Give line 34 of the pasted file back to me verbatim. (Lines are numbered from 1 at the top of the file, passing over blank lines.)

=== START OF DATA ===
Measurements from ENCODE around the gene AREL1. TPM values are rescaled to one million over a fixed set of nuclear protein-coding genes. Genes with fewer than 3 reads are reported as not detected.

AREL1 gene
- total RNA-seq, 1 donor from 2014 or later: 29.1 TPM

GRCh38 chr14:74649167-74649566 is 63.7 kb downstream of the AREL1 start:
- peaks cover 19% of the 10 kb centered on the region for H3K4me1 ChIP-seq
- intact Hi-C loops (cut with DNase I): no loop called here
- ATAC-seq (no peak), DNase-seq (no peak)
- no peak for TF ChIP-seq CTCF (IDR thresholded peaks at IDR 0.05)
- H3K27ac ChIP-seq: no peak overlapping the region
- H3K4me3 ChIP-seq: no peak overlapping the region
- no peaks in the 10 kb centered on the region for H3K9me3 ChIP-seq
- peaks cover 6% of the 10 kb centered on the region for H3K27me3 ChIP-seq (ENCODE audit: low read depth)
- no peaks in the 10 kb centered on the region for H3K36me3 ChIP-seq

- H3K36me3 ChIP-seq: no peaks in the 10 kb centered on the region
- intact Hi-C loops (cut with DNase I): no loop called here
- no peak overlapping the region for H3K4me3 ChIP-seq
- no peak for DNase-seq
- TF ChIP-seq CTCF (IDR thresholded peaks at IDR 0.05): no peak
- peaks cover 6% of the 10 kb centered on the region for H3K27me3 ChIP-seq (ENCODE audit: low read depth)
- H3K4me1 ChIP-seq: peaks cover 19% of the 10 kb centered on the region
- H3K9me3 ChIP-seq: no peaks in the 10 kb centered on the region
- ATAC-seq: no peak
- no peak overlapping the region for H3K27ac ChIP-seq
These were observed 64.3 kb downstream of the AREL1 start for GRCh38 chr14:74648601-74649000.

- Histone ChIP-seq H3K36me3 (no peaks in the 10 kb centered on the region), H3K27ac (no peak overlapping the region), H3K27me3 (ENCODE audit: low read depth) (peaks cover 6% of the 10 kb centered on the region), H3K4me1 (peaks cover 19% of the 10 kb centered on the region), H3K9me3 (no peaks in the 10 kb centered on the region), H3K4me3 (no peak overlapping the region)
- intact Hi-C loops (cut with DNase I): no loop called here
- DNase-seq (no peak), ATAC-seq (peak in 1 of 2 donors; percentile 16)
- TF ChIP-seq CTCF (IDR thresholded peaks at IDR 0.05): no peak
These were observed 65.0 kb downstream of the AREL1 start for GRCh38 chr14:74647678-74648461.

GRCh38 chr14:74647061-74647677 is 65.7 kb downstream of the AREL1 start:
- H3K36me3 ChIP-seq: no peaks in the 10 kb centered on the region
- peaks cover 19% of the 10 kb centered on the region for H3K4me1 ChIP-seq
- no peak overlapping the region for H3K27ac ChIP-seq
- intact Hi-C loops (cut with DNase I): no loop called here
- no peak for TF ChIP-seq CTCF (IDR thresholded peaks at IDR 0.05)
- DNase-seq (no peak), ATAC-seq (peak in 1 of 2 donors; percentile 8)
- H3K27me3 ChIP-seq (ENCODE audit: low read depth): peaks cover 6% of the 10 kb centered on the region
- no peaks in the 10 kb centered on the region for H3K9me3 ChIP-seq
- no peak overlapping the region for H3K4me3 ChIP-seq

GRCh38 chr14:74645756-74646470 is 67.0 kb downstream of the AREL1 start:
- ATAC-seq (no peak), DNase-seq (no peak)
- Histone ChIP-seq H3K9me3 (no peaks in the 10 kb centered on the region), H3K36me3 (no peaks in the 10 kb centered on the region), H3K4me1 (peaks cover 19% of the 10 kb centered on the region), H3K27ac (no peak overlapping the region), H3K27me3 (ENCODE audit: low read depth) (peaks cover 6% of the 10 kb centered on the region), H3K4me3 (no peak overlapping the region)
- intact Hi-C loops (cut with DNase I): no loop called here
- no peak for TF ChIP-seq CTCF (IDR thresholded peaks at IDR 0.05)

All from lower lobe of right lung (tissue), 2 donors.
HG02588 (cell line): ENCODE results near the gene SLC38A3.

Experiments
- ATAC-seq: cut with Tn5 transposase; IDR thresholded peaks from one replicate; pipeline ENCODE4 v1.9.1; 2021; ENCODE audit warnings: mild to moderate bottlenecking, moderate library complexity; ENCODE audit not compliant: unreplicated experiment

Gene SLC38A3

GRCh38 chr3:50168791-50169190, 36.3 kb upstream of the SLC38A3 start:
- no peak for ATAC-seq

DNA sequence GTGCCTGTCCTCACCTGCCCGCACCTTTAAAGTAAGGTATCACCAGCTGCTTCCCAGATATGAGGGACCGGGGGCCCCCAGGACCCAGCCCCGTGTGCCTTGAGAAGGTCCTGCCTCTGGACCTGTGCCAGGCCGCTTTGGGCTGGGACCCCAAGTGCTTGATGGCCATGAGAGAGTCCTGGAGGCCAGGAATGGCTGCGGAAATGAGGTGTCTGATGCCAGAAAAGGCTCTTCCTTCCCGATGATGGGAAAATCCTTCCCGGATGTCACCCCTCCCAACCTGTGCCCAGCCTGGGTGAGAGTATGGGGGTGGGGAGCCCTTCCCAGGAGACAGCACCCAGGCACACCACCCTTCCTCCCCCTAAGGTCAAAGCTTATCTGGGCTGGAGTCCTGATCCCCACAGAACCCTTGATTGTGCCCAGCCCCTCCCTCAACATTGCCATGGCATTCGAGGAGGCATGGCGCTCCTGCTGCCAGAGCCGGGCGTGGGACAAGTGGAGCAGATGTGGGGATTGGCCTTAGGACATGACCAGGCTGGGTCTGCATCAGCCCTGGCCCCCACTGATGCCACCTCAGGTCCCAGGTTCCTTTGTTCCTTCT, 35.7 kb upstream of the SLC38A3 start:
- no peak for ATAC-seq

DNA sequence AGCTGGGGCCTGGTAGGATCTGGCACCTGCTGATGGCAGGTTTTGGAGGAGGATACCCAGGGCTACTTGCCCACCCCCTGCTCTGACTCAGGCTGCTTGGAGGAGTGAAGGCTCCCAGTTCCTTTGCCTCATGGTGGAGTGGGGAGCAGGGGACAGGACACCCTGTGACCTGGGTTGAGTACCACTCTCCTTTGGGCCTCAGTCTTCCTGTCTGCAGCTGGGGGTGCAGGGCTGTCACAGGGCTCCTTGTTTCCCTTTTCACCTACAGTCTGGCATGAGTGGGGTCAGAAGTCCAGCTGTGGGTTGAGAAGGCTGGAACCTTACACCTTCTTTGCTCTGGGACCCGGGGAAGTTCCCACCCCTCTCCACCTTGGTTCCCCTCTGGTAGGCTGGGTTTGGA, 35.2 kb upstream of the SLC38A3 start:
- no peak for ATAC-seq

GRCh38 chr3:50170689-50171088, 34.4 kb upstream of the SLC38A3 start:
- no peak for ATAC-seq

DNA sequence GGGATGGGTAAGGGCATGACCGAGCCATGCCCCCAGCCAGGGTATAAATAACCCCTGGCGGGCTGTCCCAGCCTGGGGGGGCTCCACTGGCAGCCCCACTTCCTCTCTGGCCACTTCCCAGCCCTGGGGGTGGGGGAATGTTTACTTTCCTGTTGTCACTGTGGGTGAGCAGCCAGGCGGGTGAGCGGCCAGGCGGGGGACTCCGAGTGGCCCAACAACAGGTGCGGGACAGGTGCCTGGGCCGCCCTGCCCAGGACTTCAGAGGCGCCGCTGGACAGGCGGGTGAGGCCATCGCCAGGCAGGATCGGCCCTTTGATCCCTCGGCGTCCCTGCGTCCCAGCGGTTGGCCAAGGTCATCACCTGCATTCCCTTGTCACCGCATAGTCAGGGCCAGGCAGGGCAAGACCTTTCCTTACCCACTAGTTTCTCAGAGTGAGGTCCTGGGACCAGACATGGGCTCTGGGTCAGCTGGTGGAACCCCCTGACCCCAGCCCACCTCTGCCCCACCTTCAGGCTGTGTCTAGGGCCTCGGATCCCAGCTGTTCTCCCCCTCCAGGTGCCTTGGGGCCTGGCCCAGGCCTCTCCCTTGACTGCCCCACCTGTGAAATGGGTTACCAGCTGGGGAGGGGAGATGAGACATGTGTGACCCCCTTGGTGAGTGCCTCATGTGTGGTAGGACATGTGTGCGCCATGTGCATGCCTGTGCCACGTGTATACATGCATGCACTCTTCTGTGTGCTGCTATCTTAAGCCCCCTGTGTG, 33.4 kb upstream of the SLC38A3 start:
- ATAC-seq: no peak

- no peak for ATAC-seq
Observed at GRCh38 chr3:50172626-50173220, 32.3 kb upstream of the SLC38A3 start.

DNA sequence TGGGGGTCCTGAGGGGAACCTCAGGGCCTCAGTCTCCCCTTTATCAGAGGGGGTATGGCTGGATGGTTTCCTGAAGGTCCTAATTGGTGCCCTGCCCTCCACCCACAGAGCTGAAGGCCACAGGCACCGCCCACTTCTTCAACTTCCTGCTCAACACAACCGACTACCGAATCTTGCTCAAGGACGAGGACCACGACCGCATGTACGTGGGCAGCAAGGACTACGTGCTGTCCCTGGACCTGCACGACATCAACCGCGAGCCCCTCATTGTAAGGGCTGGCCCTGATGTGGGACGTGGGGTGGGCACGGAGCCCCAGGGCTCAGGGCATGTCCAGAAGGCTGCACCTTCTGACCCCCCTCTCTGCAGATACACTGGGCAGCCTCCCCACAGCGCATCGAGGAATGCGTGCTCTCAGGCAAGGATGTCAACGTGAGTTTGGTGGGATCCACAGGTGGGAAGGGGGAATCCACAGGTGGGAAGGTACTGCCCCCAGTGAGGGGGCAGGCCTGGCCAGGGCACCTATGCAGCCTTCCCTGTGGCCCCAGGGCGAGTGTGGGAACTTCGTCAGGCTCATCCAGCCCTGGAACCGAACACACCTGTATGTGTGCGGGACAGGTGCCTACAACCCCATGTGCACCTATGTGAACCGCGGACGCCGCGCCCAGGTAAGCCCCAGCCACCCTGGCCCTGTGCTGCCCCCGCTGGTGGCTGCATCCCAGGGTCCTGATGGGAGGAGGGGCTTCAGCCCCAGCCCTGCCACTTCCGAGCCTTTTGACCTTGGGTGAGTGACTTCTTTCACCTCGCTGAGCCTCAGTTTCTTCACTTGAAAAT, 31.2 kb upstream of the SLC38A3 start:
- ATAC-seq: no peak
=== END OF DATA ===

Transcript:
- intact Hi-C loops (cut with DNase I): no loop called here